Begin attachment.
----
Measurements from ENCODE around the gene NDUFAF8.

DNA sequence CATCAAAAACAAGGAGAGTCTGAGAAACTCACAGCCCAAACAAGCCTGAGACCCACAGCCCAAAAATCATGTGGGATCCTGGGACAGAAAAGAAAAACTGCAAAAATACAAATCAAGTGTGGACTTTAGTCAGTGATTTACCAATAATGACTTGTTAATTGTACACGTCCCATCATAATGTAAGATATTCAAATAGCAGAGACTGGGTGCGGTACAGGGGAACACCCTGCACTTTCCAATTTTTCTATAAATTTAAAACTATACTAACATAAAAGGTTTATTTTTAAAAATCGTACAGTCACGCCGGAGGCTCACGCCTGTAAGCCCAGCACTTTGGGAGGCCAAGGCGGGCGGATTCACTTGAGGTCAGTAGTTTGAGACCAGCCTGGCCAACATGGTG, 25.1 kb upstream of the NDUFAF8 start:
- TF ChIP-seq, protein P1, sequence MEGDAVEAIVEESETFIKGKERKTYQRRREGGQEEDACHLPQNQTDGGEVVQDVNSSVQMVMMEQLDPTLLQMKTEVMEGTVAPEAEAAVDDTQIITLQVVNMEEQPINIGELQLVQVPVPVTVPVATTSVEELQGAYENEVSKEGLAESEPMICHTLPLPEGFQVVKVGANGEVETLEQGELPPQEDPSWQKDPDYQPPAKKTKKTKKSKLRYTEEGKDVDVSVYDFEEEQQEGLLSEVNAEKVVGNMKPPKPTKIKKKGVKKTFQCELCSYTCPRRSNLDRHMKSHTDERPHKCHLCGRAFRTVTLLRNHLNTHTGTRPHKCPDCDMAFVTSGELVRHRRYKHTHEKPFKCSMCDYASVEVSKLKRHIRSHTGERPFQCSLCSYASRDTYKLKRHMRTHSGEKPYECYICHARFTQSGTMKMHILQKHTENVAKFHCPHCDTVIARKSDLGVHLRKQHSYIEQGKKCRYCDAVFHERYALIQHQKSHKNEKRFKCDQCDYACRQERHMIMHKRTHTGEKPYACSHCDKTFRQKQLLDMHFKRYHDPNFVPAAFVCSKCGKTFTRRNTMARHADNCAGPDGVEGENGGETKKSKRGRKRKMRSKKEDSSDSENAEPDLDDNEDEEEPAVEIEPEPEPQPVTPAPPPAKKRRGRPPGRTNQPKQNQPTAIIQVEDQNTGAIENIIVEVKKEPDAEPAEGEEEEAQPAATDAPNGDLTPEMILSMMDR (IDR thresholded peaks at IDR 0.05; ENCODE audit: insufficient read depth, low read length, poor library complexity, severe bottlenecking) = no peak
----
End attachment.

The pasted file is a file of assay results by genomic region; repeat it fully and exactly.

Measurements from ENCODE around the gene NDUFAF8.

DNA sequence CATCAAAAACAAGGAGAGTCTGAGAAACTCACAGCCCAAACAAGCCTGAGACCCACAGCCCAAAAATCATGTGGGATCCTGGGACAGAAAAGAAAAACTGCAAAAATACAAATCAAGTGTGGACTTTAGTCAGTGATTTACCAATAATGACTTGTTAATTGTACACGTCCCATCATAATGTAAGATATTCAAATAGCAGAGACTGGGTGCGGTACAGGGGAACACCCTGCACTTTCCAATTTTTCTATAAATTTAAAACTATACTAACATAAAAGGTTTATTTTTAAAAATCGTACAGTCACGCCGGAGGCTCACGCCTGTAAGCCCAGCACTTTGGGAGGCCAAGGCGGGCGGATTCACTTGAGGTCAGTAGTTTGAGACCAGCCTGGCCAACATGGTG, 25.1 kb upstream of the NDUFAF8 start:
- TF ChIP-seq, protein P1, sequence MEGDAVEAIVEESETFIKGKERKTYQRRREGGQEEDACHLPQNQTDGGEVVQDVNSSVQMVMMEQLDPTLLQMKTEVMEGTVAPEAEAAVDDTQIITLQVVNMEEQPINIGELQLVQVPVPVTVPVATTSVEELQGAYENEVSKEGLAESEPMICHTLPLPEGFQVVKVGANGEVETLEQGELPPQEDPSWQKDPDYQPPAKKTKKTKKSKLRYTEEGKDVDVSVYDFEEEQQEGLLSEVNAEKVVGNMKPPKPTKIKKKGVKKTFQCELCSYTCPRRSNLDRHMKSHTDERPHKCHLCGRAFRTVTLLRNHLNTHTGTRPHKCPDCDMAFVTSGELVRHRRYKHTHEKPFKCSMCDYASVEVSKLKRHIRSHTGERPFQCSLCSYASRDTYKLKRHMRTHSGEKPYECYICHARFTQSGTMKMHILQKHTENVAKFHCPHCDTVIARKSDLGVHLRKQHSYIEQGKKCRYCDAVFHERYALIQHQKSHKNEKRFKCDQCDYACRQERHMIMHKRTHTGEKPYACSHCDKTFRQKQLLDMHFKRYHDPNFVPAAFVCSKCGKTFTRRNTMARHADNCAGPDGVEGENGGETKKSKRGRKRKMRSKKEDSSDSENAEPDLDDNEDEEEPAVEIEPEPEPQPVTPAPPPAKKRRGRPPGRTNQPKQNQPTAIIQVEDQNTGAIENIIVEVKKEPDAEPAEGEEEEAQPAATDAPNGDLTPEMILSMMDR (IDR thresholded peaks at IDR 0.05; ENCODE audit: insufficient read depth, low read length, poor library complexity, severe bottlenecking) = no peak